This is the Temple church in London which rose to prominence as one of sites in the "Da Vinci Code". It was built by the Knights Templar in the 12th century and its shape is in reverence to the Church of the Holy Sepulchre in Jerusalem. These days, as the popularity of the book has waned, it has dropped back down below the parapet and regained its tranquil atmosphere.
I've decided not to do an extensive show and tell of our visit. Instead I'm just going to concentrate on a couple of highlights. One of the things it is most well known for is the set of incredibly well preserved knight effigies. Although they suffered bomb damage they still retain an impressive level of detail. Seen from the gallery above gives a very different perspective.
Most people glanced at them as they made their way round, but I tarried and drank in the details. My closer observations meant that I could see the facial hair on one knight and the carved lion detail on the belt of another 14th century one.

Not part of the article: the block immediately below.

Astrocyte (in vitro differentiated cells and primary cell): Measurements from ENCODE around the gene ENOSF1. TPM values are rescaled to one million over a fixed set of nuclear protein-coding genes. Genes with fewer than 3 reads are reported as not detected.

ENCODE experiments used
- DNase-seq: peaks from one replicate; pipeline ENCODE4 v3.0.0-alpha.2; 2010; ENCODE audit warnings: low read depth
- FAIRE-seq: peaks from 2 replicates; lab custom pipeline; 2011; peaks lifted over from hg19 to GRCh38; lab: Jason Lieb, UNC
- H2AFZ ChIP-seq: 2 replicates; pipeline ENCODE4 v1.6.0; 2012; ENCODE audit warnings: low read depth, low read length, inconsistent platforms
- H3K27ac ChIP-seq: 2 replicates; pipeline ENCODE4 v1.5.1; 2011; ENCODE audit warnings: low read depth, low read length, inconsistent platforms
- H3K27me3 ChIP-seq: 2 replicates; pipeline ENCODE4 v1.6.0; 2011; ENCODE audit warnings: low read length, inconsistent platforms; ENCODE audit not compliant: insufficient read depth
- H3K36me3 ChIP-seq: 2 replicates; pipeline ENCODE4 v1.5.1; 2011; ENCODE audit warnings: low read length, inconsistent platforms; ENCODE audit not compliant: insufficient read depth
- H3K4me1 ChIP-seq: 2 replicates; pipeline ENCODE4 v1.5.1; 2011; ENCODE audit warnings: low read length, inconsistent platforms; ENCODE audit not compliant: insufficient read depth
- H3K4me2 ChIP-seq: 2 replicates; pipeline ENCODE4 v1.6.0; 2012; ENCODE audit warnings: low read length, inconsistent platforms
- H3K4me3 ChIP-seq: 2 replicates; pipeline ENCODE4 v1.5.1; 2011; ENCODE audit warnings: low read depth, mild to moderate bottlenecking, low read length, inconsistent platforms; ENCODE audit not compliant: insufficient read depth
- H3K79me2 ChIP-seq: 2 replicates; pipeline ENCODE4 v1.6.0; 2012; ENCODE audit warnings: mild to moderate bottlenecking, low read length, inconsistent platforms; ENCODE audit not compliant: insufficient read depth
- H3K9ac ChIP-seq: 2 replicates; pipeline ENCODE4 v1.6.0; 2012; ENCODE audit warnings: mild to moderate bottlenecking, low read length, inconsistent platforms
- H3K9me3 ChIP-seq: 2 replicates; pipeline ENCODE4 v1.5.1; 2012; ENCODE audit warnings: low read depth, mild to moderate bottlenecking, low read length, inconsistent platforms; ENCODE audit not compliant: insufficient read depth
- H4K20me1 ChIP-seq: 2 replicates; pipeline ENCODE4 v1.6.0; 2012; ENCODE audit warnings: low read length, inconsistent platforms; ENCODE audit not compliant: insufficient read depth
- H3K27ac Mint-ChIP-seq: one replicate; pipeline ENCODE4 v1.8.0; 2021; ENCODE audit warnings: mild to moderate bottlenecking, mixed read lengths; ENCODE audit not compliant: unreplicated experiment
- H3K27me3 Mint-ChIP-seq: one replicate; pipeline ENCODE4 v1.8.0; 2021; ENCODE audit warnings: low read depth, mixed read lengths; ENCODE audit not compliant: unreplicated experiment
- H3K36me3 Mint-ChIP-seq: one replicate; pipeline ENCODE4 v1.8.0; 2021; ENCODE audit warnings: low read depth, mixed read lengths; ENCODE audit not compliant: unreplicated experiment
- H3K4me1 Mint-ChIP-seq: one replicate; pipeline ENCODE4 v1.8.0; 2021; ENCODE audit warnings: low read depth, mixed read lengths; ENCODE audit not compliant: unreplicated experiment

My personal favourite was this one to Edmund Plowden who was the treasurer of the Temple during the 16th century. The notice from 1687 at the back of it promised much....
Frankly I think ETS delivered....even if I can't help thinking that the skull could give Carmen Miranda a run for her money with that confection its sporting! It looks garish to my eyes, but Plowden was a Catholic and hopefully he would have appreciated all that colour and gilding. Below is a picture of the man himself and a rather moving image of his hands in supplication.
There was much else to my liking too. If you do visit there is an entry fee of £5 and opening hours vary on a day to day basis.